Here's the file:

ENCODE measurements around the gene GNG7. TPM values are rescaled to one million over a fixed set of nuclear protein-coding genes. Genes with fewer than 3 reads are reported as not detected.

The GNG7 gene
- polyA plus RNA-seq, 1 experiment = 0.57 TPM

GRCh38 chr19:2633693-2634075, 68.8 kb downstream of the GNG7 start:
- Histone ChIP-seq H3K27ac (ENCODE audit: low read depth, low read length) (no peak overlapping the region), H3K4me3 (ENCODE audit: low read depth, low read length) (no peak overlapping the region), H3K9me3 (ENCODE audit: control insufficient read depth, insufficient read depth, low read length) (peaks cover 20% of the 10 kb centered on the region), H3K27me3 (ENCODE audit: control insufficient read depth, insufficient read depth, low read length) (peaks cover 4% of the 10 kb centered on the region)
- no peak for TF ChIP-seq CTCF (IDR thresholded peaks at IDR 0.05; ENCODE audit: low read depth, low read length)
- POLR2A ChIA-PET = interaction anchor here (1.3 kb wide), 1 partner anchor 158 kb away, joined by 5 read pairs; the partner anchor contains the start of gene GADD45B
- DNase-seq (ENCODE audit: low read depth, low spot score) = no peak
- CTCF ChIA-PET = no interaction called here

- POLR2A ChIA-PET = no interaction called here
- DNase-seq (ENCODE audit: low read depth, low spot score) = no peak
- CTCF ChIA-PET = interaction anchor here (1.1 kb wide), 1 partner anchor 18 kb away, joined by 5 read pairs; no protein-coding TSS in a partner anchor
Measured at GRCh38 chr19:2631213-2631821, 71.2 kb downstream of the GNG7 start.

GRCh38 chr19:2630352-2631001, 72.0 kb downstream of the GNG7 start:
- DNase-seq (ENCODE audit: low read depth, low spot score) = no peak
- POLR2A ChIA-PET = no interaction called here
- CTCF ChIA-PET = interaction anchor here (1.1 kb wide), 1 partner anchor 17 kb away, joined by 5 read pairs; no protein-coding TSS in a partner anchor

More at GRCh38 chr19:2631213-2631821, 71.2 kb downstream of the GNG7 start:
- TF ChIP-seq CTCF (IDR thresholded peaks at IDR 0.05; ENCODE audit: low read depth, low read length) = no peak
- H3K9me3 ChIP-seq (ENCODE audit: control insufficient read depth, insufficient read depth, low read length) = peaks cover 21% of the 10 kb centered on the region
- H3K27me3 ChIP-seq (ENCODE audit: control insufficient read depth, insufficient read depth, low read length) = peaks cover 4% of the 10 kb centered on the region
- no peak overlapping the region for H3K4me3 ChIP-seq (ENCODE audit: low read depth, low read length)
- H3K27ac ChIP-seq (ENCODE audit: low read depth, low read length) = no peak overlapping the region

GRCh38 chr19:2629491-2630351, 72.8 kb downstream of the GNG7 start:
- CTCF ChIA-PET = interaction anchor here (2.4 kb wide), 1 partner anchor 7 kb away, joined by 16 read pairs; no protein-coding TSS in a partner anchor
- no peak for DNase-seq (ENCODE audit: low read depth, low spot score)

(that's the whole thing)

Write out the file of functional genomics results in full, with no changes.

ENCODE measurements around the gene GNG7. TPM values are rescaled to one million over a fixed set of nuclear protein-coding genes. Genes with fewer than 3 reads are reported as not detected.

The GNG7 gene
- polyA plus RNA-seq, 1 experiment = 0.57 TPM

GRCh38 chr19:2633693-2634075, 68.8 kb downstream of the GNG7 start:
- Histone ChIP-seq H3K27ac (ENCODE audit: low read depth, low read length) (no peak overlapping the region), H3K4me3 (ENCODE audit: low read depth, low read length) (no peak overlapping the region), H3K9me3 (ENCODE audit: control insufficient read depth, insufficient read depth, low read length) (peaks cover 20% of the 10 kb centered on the region), H3K27me3 (ENCODE audit: control insufficient read depth, insufficient read depth, low read length) (peaks cover 4% of the 10 kb centered on the region)
- no peak for TF ChIP-seq CTCF (IDR thresholded peaks at IDR 0.05; ENCODE audit: low read depth, low read length)
- POLR2A ChIA-PET = interaction anchor here (1.3 kb wide), 1 partner anchor 158 kb away, joined by 5 read pairs; the partner anchor contains the start of gene GADD45B
- DNase-seq (ENCODE audit: low read depth, low spot score) = no peak
- CTCF ChIA-PET = no interaction called here

- POLR2A ChIA-PET = no interaction called here
- DNase-seq (ENCODE audit: low read depth, low spot score) = no peak
- CTCF ChIA-PET = interaction anchor here (1.1 kb wide), 1 partner anchor 18 kb away, joined by 5 read pairs; no protein-coding TSS in a partner anchor
Measured at GRCh38 chr19:2631213-2631821, 71.2 kb downstream of the GNG7 start.

GRCh38 chr19:2630352-2631001, 72.0 kb downstream of the GNG7 start:
- DNase-seq (ENCODE audit: low read depth, low spot score) = no peak
- POLR2A ChIA-PET = no interaction called here
- CTCF ChIA-PET = interaction anchor here (1.1 kb wide), 1 partner anchor 17 kb away, joined by 5 read pairs; no protein-coding TSS in a partner anchor

More at GRCh38 chr19:2631213-2631821, 71.2 kb downstream of the GNG7 start:
- TF ChIP-seq CTCF (IDR thresholded peaks at IDR 0.05; ENCODE audit: low read depth, low read length) = no peak
- H3K9me3 ChIP-seq (ENCODE audit: control insufficient read depth, insufficient read depth, low read length) = peaks cover 21% of the 10 kb centered on the region
- H3K27me3 ChIP-seq (ENCODE audit: control insufficient read depth, insufficient read depth, low read length) = peaks cover 4% of the 10 kb centered on the region
- no peak overlapping the region for H3K4me3 ChIP-seq (ENCODE audit: low read depth, low read length)
- H3K27ac ChIP-seq (ENCODE audit: low read depth, low read length) = no peak overlapping the region

GRCh38 chr19:2629491-2630351, 72.8 kb downstream of the GNG7 start:
- CTCF ChIA-PET = interaction anchor here (2.4 kb wide), 1 partner anchor 7 kb away, joined by 16 read pairs; no protein-coding TSS in a partner anchor
- no peak for DNase-seq (ENCODE audit: low read depth, low spot score)